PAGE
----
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Fishers, Indiana, United States
Brenda gained career expertise as a human resources leader at a global company before becoming an HR consultant. Her functional experience includes a variety of sales roles in the health care industry achieving success for over 30 years. She is currently in Consulting & Analytics Business Development for a health care firm. Her passion is participating in, writing about and observing the evolving workforce. For the first time in history four generations work together. It keeps things interesting. Baby Boomers (born 1946-1964) are redefining retirement and what it means to age in the workforce. It is not just about money. Okay it plays a role! At 76.4 million members strong, Boomers are leveraging technology to continue their careers and the personal fulfillment working brings. Managing a late-stage career requires a strategy. There is no roadmap or one size fits all answer. This blog is about sharing, networking & finding your own right answer to working later, managing your career, redefining retirement, looking for work in your 50s & 60s and reinventing yourself.

Monday, October 27, 2014

Employability: Finding a Job When You Need One, Part 1

The ability to find a job that covers your current expenses and leaves a cushion for savings and fun is my definition of employability. As an experienced worker it is an evaluation we should make before the time comes that it has to be tested. Working past 62 enhances your retirement security more than you might think. The case for staying employed doing part-time or even short duration (temp) jobs past 55 or 59 ½ when I see some workers leaving the workforce angry, forced-out or burnt-out is critical to their financial survival for a lifetime that can easily last to age 90. The point of this blog post is not to convince why you should stay employable; it is how to find a job as an experienced worker. Here are two of my five best tips. The other 3 tips are in Part II. Add your ideas as a comment to this post:

#1: Networking correctly works. This is not becoming a LinkedIn LION or having 500+ connections or writing a blog that has 10,000 viewers per post. These accomplishments are impressive, but they will not help you find you a job when you need one in a hurry. To network correctly, you should know who will take action on your behalf and not just who knows you. Before you need it, try to develop a network of at least a dozen connections that will (a) make a phone call on your behalf to introduce you to someone; (b) send an e-mail or LinkedIn to a connection to “introduce” you to a hiring manager or recruiter; (c) act as a reference when you need one for a job; (d) forward your resume, so the hiring manager will “ask” the recruiter to pull it out of the applicant tracking system. These types of connections are built over time and require trust, contact and knowledge of your work.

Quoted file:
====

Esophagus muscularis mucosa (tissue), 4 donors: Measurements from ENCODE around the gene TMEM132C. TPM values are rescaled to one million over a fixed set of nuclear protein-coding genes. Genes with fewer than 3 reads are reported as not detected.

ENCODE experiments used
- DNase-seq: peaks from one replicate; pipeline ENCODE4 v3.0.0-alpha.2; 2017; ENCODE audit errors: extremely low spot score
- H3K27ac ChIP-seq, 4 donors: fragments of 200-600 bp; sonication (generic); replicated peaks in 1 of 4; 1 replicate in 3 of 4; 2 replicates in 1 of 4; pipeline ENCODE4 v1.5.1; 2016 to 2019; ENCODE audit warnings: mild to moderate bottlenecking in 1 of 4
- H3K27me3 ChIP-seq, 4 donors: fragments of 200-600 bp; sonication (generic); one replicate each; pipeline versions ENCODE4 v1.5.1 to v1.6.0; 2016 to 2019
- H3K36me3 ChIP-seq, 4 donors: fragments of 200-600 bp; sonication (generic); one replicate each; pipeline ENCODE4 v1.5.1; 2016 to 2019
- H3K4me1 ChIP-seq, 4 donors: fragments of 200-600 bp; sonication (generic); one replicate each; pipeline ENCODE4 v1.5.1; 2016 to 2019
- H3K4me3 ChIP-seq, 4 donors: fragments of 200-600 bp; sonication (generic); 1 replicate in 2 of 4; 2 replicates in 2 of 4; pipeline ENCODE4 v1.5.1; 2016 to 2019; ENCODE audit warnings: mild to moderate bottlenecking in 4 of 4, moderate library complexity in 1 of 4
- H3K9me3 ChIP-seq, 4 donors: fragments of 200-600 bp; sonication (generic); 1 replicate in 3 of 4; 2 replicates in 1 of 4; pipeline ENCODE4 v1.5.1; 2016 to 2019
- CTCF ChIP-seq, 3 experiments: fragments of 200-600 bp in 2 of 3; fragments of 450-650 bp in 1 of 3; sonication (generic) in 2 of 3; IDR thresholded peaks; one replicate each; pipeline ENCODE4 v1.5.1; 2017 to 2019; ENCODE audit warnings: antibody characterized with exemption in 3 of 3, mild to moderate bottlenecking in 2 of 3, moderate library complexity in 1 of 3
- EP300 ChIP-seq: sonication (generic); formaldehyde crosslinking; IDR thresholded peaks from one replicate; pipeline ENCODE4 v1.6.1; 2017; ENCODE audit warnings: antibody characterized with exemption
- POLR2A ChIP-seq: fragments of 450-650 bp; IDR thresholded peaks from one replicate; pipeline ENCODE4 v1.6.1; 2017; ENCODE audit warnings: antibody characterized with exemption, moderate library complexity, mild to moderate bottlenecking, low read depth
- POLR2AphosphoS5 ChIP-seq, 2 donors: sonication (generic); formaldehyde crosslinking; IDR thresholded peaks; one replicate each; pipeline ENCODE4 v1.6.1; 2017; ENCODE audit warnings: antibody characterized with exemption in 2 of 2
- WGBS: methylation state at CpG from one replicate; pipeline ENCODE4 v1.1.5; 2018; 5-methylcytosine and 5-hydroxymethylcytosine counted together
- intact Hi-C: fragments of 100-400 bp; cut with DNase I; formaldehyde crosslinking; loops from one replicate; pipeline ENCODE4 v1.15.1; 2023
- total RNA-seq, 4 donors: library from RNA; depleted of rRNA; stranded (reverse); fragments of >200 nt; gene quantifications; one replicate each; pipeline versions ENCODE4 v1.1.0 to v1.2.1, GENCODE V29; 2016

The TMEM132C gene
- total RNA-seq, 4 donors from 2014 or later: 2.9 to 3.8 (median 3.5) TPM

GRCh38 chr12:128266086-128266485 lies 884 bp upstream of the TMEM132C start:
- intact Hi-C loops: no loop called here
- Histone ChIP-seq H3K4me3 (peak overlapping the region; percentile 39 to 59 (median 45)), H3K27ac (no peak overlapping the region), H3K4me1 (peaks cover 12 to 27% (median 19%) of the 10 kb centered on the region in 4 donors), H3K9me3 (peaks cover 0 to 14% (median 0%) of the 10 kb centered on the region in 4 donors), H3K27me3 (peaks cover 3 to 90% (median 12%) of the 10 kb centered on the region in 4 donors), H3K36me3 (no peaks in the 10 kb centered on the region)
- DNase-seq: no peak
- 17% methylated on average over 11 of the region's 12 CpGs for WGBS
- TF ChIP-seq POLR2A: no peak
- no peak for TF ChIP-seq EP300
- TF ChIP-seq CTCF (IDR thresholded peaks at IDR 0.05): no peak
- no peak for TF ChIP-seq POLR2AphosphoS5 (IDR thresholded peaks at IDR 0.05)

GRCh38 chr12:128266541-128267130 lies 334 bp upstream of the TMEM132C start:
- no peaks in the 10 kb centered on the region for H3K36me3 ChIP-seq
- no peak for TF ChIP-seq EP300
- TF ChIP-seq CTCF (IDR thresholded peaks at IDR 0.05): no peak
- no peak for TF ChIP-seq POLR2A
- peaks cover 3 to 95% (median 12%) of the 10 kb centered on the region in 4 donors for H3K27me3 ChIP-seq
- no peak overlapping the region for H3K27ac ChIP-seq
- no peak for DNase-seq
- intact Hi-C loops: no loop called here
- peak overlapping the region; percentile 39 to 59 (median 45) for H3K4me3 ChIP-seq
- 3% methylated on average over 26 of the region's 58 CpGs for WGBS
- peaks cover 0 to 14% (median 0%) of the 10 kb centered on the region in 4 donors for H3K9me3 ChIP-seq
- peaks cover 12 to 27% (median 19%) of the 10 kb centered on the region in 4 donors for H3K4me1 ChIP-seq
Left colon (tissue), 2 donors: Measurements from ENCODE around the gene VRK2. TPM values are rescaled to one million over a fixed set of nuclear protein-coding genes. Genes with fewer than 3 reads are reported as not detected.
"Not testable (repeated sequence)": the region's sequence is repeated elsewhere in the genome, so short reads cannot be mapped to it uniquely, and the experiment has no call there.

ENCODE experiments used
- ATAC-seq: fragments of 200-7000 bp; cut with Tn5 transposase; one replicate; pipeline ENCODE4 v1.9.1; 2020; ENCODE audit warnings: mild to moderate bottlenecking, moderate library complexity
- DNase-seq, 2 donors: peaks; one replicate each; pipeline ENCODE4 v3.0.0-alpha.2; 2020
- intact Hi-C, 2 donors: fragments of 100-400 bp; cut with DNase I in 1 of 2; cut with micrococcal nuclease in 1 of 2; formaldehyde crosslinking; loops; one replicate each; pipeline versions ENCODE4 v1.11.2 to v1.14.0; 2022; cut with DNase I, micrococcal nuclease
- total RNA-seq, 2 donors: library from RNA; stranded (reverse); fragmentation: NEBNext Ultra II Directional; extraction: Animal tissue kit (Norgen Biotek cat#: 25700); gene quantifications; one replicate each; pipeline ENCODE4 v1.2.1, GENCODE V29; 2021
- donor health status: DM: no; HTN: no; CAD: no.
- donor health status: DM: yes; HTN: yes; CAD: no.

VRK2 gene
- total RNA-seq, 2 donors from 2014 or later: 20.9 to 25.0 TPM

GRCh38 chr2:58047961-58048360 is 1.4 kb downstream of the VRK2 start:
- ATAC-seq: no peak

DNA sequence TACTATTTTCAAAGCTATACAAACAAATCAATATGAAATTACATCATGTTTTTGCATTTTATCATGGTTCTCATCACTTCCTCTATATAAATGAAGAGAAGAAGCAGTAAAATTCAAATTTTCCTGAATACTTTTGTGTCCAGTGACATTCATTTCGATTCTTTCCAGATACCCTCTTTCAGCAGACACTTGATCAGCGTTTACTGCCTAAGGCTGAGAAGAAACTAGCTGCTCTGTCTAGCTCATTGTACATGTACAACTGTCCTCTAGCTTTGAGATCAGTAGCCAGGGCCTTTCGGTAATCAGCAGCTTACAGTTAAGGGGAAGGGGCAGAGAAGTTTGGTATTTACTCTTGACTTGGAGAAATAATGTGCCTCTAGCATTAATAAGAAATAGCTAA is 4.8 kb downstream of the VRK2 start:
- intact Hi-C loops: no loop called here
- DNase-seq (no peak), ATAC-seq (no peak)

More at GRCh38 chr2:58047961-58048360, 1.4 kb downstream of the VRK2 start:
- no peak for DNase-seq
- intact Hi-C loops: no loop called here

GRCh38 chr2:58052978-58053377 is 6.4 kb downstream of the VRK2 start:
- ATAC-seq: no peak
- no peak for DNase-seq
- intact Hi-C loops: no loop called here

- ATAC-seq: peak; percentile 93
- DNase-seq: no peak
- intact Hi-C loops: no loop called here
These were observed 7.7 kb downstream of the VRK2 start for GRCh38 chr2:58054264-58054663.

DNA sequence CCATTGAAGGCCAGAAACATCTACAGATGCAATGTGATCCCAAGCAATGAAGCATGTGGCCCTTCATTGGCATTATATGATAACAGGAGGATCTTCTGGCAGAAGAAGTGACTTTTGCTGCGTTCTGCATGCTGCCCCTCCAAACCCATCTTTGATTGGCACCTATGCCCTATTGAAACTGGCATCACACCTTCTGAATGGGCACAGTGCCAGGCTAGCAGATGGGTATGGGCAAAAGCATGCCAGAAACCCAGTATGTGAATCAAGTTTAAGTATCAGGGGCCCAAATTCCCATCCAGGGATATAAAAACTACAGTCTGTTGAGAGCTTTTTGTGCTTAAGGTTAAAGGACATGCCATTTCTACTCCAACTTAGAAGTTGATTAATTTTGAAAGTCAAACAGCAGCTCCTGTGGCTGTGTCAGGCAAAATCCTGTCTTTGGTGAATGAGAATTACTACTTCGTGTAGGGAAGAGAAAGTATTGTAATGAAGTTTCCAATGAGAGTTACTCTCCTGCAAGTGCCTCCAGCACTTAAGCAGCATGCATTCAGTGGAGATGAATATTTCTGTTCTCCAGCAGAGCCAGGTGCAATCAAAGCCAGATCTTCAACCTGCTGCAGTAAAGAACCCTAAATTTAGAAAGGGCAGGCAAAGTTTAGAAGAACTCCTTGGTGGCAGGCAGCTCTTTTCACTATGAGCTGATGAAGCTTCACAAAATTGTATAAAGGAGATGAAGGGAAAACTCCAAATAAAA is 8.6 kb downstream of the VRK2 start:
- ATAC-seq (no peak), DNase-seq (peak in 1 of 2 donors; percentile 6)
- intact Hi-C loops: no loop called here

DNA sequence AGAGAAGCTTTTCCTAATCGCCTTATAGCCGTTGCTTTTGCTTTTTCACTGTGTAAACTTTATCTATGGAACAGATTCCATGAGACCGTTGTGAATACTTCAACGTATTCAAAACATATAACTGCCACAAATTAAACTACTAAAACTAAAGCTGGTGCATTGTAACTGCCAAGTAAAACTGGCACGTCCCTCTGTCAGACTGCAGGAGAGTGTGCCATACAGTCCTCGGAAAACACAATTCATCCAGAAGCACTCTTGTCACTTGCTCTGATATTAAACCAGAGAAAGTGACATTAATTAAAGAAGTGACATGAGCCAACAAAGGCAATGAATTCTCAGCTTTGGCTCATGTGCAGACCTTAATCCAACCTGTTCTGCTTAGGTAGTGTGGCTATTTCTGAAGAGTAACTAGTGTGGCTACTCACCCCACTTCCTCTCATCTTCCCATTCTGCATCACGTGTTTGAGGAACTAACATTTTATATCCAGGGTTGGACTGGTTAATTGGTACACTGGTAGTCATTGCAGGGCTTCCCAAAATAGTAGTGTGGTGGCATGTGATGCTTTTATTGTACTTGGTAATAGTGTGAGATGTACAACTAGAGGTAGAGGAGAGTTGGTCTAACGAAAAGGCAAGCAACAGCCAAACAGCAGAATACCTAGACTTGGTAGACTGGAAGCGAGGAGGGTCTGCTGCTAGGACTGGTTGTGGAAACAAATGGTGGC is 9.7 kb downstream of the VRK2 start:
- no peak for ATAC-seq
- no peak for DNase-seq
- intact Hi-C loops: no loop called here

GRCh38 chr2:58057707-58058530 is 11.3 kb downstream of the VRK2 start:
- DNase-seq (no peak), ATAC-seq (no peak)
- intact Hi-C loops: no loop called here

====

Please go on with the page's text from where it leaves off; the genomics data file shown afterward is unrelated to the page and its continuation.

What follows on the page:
#2: Take Care of Yourself. 20% of people in their 50s and 60s have a health issue or disability that makes it nearly impossible to work according to a business television show I watched recently. I’m not sure of their source, but I do know that in a competitive corporate environment absence does not make the heart grow fonder. Look like you can do the job. When you are constantly off sick for a variety of maladies, I know it is not your fault. From a corporate perspective, if management figures out the work gets done while you’re gone three months—it is not helpful the next time layoffs roll around. What can you do? Do your best to stay healthy, be lively and energetic at work so your vitality comes through. Do Not discuss your aches and pains with your co-workers; tell your doctor or your relatives, not your boss. Don’t be a martyr and come to work sick and risk everyone else’s health because you need the money. That’s kind of an oxymoron to what I’ve said above, but everyone will remember you for the wrong reason if your germs undermine your co-workers and their families.

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